It has long frustrated me that so many of the thinkers and movements I admire seem determined to denigrate the urban in favour of an idyllic picture of rural or small town living. Partly that’s because my psychology doesn’t deal well with spending too long outside of a large city, but it’s also because whether we like it or not it’s pretty clear that the future of the human race is going to be in cities. Effort that could be spent working out what was good about our rural past and can be translated into our urban future is often spent merely eulogising it.
So comments like this one on Andrew Blum’s blog were music to my ears:
There is a practical need for this double sense of “preservation”: The efficiency of cities is a crucial antidote to global warming and resource management. Yet despite the enormity of these stakes, both social and environmental, traditional environmentalism in America has long resisted an urban identity. Most of the loudest “environmental” voices and most prominent organizations remain focused “out there,” in the countryside and the wilderness—or in their more easily habitable stand-ins, the suburbs and exurbs. But as the historian William Cronon points out, “idealizing a distant wilderness, too often means not idealizing the environment in which we actually live.”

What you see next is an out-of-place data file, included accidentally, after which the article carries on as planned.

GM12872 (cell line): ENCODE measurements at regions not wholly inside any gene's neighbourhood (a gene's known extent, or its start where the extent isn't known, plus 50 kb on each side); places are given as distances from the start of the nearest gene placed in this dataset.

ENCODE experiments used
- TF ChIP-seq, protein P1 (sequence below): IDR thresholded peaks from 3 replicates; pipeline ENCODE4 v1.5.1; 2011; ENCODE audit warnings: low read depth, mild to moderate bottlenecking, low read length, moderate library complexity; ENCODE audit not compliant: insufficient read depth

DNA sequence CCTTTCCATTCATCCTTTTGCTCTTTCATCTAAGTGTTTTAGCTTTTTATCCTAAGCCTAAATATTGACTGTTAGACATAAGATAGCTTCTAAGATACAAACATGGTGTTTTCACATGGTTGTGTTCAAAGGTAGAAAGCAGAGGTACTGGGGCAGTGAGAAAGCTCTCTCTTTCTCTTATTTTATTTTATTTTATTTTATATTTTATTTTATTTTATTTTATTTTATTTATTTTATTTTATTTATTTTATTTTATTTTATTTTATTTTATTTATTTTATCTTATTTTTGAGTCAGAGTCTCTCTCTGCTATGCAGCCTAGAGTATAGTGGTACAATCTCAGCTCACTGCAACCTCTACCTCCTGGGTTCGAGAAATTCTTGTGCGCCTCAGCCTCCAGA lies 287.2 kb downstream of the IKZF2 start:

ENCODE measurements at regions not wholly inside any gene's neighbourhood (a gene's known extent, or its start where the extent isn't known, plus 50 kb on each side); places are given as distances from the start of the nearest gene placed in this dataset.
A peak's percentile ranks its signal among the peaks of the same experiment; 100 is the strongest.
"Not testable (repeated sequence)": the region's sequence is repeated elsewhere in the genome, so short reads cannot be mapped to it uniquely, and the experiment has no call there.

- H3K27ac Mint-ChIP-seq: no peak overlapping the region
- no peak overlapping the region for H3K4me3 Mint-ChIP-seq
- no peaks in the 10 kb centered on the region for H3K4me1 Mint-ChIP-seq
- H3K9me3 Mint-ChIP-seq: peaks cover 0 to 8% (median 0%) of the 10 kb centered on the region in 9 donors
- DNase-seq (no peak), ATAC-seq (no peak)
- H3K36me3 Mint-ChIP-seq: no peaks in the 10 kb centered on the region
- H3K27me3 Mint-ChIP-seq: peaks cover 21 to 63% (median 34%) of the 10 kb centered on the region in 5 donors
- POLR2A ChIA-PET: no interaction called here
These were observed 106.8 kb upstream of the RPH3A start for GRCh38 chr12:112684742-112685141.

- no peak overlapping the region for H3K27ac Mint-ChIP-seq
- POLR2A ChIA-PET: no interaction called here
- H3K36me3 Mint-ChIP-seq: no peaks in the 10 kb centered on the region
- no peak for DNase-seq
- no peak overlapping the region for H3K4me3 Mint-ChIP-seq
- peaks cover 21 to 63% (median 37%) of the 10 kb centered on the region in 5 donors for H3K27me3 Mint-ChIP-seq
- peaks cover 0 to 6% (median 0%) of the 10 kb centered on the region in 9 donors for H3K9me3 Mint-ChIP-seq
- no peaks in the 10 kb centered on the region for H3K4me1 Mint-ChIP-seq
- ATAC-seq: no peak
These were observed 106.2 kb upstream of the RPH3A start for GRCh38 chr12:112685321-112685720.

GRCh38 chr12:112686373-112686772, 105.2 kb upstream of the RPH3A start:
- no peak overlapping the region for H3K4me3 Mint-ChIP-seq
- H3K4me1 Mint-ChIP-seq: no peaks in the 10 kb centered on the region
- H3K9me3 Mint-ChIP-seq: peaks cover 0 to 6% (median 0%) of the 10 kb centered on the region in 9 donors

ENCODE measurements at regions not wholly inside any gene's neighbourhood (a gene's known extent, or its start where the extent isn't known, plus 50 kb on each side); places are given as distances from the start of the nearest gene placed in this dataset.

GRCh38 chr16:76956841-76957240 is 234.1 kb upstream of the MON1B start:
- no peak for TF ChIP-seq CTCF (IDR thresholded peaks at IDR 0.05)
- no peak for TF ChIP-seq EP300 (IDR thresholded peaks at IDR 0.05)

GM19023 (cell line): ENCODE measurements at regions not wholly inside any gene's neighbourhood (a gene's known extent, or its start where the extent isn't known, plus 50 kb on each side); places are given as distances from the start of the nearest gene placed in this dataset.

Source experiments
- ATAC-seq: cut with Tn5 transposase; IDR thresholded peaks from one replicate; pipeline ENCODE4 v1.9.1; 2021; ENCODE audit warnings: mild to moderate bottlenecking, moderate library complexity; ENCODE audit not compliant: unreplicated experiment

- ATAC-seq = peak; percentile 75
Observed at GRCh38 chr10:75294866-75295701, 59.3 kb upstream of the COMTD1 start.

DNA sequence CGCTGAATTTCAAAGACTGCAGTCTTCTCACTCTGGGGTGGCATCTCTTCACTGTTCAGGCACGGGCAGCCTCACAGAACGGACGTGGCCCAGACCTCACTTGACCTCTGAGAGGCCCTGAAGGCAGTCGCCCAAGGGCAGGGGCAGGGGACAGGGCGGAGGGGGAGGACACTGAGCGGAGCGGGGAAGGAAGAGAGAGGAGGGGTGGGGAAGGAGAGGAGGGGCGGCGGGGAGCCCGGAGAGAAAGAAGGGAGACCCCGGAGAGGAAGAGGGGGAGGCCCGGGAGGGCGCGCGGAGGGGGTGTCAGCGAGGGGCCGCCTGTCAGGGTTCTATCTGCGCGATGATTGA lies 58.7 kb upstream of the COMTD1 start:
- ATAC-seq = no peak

Other parts of the piece are more challenging as Blum challenges a few of the Jane Jacobs derived attitudes which have influenced so many of us who love our urban neighbourhoods, as we adjust to the need for more density and the increasingly tangled and globalised web of interactions we’re all part of. The piece doesn’t answer many of its questions, but that’ll take time. It’s well worth a few minutes of your time.